Anyone who drives will likely know that insurance is a necessary part of the experience. In fact, at least some amount of coverage is a requirement in most states.
But finding the right type and amount of car insurance is something that may not be as easy as you think.
While following state-mandated guidelines may be one way to give yourself a starting point, it may not always be the very best way to go about getting yourself the coverage that you really need because when push comes to shove, you could come up short if you get into an accident and need to file a claim.
While most people carry their car insurance card somewhere in their wallet or glove box, how much do you really know about the coverage that you pay for each month? Getting a primer on what you’re actually covered for – and what you may be paying for that you don’t need, and vice versa – could make a big difference the next time you go out looking for a new policy.
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Car Insurance 101
In its most basic sense, most auto insurance policies are divided into a couple of basic types of coverage. These include:
Most states require that drivers carry at least a minimum amount of liability coverage. This is the coverage that will pay the cost of damages that you do to others – either people or objects – with your vehicle.
It is important to understand that liability coverage does not cover your own injuries or injuries to other people who are covered under your auto insurance policy.
Typically, liability insurance is stated as a series of three numbers. For example, your policy may show it as: 50 / 200 / 25. What that means is that you have the following coverage:
- The first number means that you have $50,000 (in this particular example) in coverage for each person who is injured in the accident.
(Remember, this coverage does not include injuries to you or others who are included in your policy.)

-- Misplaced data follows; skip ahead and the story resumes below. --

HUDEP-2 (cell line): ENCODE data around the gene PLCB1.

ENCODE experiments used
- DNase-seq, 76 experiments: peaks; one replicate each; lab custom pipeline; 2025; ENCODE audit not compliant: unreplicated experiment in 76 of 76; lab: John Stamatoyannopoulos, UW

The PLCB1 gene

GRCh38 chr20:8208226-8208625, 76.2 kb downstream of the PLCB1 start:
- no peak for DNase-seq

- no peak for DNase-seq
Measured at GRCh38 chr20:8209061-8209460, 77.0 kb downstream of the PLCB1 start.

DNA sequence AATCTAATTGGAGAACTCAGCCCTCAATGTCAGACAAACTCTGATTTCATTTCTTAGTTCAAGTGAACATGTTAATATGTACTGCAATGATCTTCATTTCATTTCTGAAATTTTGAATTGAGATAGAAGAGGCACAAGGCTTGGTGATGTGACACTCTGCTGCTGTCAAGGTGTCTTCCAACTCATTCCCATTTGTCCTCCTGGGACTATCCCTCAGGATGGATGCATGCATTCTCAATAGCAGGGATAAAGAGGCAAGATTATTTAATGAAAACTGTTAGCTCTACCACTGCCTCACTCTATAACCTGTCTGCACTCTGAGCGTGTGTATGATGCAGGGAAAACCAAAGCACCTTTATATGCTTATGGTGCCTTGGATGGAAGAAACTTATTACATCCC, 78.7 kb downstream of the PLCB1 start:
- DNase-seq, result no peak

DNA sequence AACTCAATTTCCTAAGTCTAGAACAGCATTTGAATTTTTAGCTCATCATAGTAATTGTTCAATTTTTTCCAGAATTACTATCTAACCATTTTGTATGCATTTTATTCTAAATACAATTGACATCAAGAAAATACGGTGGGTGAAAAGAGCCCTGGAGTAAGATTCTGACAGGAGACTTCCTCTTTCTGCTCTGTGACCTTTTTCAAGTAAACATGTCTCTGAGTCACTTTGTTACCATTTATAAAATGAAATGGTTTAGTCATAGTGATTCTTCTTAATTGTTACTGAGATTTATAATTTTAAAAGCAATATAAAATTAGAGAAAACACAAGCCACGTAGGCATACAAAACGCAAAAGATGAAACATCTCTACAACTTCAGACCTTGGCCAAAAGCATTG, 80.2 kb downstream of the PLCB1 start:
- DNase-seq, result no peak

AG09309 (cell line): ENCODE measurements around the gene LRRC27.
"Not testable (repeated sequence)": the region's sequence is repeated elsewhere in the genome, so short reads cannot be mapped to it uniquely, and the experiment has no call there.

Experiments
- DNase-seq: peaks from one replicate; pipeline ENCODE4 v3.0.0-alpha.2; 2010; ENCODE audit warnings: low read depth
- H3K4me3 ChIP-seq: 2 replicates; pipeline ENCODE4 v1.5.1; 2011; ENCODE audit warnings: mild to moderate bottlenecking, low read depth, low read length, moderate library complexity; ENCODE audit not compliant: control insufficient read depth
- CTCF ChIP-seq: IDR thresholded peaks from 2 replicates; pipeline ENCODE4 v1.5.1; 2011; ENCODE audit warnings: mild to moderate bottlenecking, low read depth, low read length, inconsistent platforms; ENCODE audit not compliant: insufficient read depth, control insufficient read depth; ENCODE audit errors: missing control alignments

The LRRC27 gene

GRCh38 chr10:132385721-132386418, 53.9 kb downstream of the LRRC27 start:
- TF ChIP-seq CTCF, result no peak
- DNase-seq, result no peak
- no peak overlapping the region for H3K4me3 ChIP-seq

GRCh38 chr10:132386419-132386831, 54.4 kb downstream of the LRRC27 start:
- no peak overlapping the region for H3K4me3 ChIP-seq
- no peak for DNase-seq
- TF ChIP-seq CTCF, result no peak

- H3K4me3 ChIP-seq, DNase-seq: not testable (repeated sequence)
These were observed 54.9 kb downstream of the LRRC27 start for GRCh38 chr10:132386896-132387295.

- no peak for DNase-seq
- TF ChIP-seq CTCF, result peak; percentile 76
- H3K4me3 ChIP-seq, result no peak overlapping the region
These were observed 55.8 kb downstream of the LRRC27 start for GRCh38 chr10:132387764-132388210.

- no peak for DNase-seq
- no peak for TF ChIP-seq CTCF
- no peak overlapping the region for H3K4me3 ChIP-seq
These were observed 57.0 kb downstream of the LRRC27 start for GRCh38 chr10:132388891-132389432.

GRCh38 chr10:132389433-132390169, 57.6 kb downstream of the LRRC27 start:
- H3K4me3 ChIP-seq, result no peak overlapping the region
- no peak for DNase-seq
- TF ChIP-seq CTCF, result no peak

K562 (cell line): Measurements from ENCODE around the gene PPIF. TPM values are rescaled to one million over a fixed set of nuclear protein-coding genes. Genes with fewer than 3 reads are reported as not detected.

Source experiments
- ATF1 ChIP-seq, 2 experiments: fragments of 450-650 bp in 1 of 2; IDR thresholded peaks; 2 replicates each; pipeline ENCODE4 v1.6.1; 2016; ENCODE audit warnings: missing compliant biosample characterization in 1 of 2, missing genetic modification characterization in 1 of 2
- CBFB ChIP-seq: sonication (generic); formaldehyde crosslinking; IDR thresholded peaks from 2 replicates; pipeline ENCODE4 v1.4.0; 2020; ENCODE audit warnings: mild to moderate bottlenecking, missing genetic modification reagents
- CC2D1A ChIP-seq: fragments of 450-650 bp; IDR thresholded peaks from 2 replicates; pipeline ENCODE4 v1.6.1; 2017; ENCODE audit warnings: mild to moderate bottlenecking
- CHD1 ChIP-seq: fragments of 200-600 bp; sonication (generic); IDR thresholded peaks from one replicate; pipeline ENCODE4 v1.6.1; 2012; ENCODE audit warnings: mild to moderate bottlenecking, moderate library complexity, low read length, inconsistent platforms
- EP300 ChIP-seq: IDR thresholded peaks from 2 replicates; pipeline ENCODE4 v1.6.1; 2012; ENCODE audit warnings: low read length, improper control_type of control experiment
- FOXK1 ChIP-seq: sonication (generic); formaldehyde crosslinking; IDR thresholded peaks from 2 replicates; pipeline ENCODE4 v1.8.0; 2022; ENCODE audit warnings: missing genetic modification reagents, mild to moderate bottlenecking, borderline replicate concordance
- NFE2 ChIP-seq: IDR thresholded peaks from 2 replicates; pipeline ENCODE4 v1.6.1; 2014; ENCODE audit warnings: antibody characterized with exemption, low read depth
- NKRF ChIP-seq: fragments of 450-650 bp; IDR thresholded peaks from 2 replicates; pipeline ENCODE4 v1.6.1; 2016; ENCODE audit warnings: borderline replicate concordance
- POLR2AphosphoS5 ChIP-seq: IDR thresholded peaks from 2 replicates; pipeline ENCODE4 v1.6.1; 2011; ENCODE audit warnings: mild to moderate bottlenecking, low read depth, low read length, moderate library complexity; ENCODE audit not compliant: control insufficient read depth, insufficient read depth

- The second number refers to the total amount that the policy covers, in thousands, for each accident. In this example, the total amount of coverage would be $200,000.
- The third number refers to the amount of property damage that would be covered in thousands. In this particular example, the amount of property damage covered would be $25,000.
Collision and Comprehensive Coverage
In addition to liability coverage, auto insurance policies can also cover collision and comprehensive damage.
This refers to the coverage for damage to your vehicle if it hits – or is hit by – another vehicle or object.
While many drivers who own older and less valuable vehicles may not carry this type of coverage (or they may carry very low levels of this coverage), collision and comprehensive coverage does make sense for those who own newer vehicles, as the cost to repair and/or to replace these vehicles can be quite high.
Personal Injury Protection
Personal Injury Protection, or PIP, is oftentimes also referred to as no-fault insurance. Like liability coverage, this can also be required coverage in some states.
This type of auto insurance covers medical expenses – and sometimes lost wages – if you have been hurt in an accident. In some cases, the policy might also cover passengers in the vehicle, as well as pedestrians.
Having uninsured motorist coverage can help to cover both you and your vehicle passengers if you are involved in an accident that is caused by a driver who does not have insurance. This type of coverage can also cover hit-and-run accidents.
How Auto Insurance Policies Are Priced
When obtaining auto coverage, there are many factors that go into the potential price of a policy.
First, these will include the above criteria. The type of coverage that you choose, as well as the amount of coverage that you decide on, will have a big impact on the price that you are quoted.
The following criteria will affect the auto insurance prices you are quoted:
The age of the driver / insured can play a big part in the price of the premium that you are quoted. This is especially the case if the driver is a young male – as statistically, these are the riskiest drivers to insure for auto insurers.
For this reason, rates for a 20-year-old male driver will usually be much higher than they are for a 40-year-old female.
The driving record of the vehicle owner will also be a key determinant in how much you are quoted. Your driving record reflects any moving violations, such as tickets or DUIs, that you’ve had in the past, as well as any accidents that have been reported.
This also shows the auto insurer how much of a risk you may be to insure. More violations and/or accidents on your record can mean more risk to the insurance company, and in turn, this can mean a higher premium for your personal policy.
Past claims history is another big criterion that the adjusters will take into account. This is another way to show how risky of a driver you have been in the past.
If you have little or no past claims history, then it is likely that you will not be seen as a high risk to the insurance company, and you will likely be rewarded with lower rates than someone who has recently filed one or more claims.
If, however, you have filed many claims, then it is likely that you will be quoted higher auto insurance rates going forward.
In addition to the driver, the vehicle that you are insuring will also have a bearing on the amount of premiums that you pay.